The NIMDA Worm
Code Red meets I Love You

It was just over two months ago that the Code Red I and II worms hit the Internet, exploiting a vulnerability in Microsoft's IIS software. And it was well over two years ago that viruses started to self-propagate via e-mail.

Today we are experiencing the Nimda worm. Nimda is more potent than any single previous virus/worm because it takes advantage of more flaws. Nimda has four separate and distinct propagation vectors by exploiting vulnerabilities in IIS, Internet Explorer, and MAPI e-mail clients. Nimda moves from host-to-host, client-to-Web server, and Web server-to-client. When Code Red came out, many wondered if it was a proof-of-concept. Nimda makes all these other things look like a dress rehearsal.

This presentation provides an overview of the Nimda Worm, describes how it works, and offers suggested ways in which to protect your sites. URLs are also provided for Internet sites with information and patches.

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Gary Kessler

Gary Kessler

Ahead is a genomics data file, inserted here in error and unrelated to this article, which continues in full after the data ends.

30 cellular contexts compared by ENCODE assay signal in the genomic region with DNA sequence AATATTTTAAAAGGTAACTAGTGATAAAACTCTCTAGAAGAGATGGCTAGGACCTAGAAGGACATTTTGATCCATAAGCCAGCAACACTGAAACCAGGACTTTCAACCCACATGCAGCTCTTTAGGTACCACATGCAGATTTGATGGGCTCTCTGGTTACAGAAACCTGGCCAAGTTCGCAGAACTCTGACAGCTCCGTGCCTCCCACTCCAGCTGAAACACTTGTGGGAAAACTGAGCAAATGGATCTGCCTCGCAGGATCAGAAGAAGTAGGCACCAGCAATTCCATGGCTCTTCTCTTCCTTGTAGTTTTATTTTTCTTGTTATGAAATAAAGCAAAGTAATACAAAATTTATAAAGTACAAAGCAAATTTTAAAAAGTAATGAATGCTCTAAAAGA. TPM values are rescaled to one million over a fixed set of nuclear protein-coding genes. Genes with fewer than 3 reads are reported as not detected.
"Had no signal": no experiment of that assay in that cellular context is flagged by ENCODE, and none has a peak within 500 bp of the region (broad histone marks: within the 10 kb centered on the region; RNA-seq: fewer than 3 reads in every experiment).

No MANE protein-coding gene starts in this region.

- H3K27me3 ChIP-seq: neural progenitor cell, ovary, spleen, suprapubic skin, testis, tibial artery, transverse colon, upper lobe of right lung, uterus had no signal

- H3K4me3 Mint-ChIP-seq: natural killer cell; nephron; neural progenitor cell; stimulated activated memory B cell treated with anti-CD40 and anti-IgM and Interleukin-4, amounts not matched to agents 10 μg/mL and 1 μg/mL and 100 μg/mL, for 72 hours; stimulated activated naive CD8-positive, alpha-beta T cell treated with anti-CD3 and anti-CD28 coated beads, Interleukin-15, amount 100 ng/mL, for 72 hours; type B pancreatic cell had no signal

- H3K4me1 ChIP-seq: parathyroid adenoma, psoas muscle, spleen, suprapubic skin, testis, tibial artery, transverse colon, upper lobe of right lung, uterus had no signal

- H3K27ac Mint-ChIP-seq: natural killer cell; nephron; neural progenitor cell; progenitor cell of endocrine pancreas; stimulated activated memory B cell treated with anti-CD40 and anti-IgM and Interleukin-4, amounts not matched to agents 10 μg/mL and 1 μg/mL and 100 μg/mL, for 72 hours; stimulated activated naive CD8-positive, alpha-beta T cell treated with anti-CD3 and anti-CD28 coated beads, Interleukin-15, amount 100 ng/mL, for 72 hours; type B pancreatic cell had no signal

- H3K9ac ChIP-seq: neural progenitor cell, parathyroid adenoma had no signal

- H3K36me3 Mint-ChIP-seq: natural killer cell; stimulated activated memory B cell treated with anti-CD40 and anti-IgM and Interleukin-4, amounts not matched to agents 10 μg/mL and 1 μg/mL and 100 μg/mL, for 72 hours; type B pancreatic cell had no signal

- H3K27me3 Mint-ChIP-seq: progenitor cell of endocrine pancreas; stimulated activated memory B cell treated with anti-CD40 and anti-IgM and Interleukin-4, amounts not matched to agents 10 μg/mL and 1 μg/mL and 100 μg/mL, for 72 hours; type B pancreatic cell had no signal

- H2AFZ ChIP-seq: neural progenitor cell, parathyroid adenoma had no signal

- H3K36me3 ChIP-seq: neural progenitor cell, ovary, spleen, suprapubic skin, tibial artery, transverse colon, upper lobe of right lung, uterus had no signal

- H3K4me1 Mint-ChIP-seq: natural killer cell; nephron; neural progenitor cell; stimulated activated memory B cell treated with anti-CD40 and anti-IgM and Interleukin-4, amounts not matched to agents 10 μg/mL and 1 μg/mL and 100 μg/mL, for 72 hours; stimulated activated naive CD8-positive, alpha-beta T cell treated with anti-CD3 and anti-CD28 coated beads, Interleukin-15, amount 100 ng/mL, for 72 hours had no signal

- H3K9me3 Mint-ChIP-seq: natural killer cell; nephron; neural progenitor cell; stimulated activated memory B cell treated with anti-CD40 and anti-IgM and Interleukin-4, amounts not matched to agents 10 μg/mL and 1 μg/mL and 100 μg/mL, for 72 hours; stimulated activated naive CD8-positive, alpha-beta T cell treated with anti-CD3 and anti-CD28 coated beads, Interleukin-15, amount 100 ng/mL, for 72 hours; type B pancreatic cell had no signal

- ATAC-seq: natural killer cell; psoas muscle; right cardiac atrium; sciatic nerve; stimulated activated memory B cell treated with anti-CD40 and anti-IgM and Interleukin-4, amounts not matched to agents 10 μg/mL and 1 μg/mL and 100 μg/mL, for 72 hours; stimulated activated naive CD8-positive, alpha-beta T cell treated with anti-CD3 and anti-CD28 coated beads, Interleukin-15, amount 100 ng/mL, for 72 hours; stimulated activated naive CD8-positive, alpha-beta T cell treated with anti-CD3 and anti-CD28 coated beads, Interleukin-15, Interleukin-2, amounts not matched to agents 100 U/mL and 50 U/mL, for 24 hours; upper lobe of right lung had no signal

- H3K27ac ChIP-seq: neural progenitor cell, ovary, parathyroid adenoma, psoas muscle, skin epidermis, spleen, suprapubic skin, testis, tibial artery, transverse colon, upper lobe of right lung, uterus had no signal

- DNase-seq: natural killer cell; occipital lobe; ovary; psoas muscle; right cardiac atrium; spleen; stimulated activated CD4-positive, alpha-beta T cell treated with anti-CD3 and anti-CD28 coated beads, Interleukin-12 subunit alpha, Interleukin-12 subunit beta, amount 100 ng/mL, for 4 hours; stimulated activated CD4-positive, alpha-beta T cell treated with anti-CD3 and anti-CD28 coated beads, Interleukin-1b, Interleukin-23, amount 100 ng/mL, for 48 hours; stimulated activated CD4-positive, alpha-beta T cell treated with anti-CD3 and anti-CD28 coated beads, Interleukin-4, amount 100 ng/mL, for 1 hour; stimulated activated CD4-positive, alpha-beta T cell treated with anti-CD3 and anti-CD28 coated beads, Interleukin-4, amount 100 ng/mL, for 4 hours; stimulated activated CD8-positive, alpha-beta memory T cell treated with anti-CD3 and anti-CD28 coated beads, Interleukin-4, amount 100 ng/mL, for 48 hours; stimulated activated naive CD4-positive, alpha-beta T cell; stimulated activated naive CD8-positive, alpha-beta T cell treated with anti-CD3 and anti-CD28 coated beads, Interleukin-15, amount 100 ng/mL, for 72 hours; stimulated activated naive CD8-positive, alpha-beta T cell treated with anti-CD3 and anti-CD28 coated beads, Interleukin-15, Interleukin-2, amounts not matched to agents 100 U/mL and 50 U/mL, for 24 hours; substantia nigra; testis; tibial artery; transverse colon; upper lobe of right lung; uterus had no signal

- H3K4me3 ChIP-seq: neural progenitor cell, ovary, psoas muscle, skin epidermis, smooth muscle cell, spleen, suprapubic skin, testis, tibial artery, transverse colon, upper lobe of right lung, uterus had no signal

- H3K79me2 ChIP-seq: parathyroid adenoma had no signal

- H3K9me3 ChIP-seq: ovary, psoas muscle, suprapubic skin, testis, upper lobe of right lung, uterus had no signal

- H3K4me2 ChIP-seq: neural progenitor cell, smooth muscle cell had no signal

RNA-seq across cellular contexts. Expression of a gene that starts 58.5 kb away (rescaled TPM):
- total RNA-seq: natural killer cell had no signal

Gary C. Kessler is Assistant Professor and program coordinator of the Computer Networking major at Champlain College in Burlington, VT. He is also a consultant specializing in issues related to computer and network security, Internet and TCP/IP protocols and applications, e-commerce, and telecommunications technologies and applications. He was formerly a Senior Network Security Analyst at SymQuest Group, a network integration consulting company in South Burlington, VT and Director of Information Technology at Hill Associates, an international telecommunications training firm with headquarters in Colchester, VT. Gary is a frequent speaker at industry conferences, has written 2 books and over 55 articles on a variety of technology topics, and is an instructor both for his own classes on TCP/IP, network security, and related topics and for the SANS Institute ( He holds a B.A. in Mathematics, an M.S. in Computer Science, and is a CCNA. He is married and has two children. More information can be found at

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